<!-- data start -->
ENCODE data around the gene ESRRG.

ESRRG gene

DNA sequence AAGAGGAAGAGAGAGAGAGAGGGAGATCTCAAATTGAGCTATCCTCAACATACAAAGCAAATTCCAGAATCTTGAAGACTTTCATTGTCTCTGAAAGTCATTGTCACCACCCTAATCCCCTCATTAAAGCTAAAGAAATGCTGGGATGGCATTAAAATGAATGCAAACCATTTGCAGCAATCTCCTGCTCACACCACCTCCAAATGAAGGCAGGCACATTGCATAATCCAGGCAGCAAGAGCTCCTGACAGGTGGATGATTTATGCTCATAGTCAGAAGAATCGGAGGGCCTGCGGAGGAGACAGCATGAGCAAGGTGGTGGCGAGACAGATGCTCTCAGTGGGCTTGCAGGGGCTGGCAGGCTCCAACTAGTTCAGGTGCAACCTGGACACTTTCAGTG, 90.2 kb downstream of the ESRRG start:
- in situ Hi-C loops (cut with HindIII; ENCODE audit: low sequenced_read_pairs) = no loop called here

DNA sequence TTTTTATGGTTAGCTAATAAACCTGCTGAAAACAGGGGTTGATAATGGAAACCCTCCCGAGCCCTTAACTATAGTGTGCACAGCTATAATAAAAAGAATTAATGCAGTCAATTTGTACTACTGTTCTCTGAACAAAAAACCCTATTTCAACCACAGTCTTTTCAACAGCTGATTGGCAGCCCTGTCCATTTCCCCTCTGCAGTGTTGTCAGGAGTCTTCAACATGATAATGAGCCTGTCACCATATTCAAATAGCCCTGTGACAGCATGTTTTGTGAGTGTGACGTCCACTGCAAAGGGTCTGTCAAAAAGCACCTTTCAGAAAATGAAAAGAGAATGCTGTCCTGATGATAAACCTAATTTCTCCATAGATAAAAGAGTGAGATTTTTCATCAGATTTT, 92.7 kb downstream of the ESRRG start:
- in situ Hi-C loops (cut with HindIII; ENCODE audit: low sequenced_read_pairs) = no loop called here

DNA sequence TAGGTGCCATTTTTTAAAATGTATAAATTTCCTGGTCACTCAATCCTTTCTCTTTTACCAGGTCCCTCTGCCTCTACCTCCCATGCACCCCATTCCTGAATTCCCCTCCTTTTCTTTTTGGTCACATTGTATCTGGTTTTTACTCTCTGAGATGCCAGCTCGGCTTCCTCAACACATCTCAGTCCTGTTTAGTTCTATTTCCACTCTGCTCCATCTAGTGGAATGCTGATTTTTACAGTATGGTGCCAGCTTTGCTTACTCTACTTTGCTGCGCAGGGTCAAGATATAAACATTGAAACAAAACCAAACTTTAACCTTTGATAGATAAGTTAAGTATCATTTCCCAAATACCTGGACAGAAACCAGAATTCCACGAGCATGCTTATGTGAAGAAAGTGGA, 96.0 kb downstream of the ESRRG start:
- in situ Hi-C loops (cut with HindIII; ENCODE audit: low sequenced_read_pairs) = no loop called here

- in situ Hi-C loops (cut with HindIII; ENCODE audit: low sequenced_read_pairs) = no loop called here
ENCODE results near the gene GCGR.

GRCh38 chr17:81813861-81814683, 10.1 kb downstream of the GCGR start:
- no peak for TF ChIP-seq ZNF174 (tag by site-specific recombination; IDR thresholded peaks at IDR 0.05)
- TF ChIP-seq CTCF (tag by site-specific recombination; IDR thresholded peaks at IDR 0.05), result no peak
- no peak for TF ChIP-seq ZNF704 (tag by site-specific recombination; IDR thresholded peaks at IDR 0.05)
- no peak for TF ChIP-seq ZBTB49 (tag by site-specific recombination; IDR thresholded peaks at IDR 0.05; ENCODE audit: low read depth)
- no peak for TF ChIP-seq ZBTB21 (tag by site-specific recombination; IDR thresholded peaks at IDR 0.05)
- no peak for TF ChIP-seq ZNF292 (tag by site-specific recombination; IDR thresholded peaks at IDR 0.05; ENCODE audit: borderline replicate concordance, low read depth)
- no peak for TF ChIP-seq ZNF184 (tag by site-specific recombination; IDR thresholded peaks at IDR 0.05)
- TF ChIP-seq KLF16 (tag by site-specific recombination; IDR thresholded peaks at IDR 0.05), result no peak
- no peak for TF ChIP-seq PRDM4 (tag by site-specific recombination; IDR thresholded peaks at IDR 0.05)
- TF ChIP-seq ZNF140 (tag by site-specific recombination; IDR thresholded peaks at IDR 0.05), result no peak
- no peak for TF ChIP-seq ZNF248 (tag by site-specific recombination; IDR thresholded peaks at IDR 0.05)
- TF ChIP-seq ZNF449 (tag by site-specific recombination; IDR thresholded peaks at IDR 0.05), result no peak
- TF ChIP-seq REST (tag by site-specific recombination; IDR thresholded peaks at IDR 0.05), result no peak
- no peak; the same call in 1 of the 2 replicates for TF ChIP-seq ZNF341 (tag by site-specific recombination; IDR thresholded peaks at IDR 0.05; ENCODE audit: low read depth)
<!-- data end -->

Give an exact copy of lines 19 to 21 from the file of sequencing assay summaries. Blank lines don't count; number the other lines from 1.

- TF ChIP-seq KLF16 (tag by site-specific recombination; IDR thresholded peaks at IDR 0.05), result no peak
- no peak for TF ChIP-seq PRDM4 (tag by site-specific recombination; IDR thresholded peaks at IDR 0.05)
- TF ChIP-seq ZNF140 (tag by site-specific recombination; IDR thresholded peaks at IDR 0.05), result no peak